A Day of Rest:

While Sunday was observed as a day of worship in apostolic times, the observance of Sunday as a day of rest became established later. Though many early Christians undoubtedly were constrained to work on Sunday, as Christianity increased in adherents, it gradually became customary to observe Sunday as a day wholly dedicated to God. Abstaining from unnecessary work on Sunday has an obvious parallel in the Jewish Sabbath observance, which required avoidance of all mundane activities. Both observances have been given theological interpretations. The Sabbath rest has been viewed as imitating God’s rest on the seventh day of creation, while the Sunday rest has been seen as symbolizing the freedom acquired through Christian redemption.

Just as pagan festivals were celebrated as holidays, Christians frequently celebrated Sunday with various amusements. At times, ecclesiastical authorities have deemed it necessary to oppose some popular but unseemly amusements, and some have opposed any type of amusement on Sunday. The 4th century councils of Elvira and Laodicea mark the first of many ecclesiastical regulations enjoining church attendance and forbidding unnecessary work, public transactions, and some types of amusement on Sundays.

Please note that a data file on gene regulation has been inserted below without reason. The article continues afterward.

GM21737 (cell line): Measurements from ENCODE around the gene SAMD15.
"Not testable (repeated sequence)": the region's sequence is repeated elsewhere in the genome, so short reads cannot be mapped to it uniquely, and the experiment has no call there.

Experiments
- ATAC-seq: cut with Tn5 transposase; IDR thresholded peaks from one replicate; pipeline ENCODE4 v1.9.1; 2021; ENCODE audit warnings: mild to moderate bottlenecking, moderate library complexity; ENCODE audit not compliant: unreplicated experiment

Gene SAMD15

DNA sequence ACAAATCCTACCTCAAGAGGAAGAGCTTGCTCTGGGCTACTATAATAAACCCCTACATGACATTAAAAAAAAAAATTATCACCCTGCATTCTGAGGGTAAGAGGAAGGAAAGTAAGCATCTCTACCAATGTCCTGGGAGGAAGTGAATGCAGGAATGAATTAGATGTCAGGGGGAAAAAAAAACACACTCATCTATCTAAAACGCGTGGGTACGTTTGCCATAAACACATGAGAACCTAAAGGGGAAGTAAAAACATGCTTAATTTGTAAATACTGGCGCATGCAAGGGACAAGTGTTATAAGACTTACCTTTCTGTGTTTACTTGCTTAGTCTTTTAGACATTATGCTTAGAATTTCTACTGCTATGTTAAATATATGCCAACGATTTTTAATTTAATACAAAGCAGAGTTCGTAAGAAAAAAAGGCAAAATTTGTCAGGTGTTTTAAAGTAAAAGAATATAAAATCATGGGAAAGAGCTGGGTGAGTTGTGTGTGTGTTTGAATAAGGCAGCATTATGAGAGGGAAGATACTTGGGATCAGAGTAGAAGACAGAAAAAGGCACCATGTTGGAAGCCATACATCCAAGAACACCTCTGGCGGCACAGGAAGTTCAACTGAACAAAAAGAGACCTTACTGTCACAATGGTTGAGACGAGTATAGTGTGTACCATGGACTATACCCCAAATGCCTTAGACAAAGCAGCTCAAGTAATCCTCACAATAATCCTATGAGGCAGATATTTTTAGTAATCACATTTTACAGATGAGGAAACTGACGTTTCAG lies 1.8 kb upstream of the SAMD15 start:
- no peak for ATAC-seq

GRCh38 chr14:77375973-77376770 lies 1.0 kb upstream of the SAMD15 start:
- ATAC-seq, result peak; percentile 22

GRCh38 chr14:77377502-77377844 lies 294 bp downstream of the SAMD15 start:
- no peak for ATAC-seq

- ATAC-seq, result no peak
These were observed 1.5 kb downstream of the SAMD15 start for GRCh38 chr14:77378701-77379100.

Civil Legislation:

Civil laws requiring the observance of Sunday date back at least to Emperor Constantine the Great, who designated Sunday as a legal day of rest and worship in 321. This law, however, was not specifically Christian, since Sunday was the day of the sun god for pagans as well as the Lord’s day for Christians. While Constantine thus managed to please the two major religious groups in the Roman Empire, numerous later laws regulating behavior on Sunday have been avowedly Christian.

In English law, Sunday legislation, which first appeared in the 13th century, was enlarged in the 16th and 17th centuries by the addition of numerous specific provisions and penalties. Similar Sunday laws were soon introduced into the British colonies in North America. Some colonial blue laws, for example, made failure to attend Sunday church services a criminal offense. Vestiges of colonial legislation on compulsory Sunday worship survived through the early part of the 19th century.

Though laws requiring Sunday worship have disappeared from American codes, prohibitions of Sunday labor and some types of amusement still survive in modified form. In some places laws require stores to be closed on Sunday, and restrict the sale of liquor. Businessmen affected by such restrictions have argued that these laws unreasonably interfere with their freedom of religion and freedom of enterprise. The legality of such laws has generally been sustained in American courts on the basis of implied social value, not religious implications. Such a secular value has been judged legally justifiable, although the designation of Sunday as a day of rest indirectly aids the religious observance of Christians.

Numerous exceptions have been legislated to allow some kinds of work and amusements on Sundays. In many areas the existing laws are rarely enforced.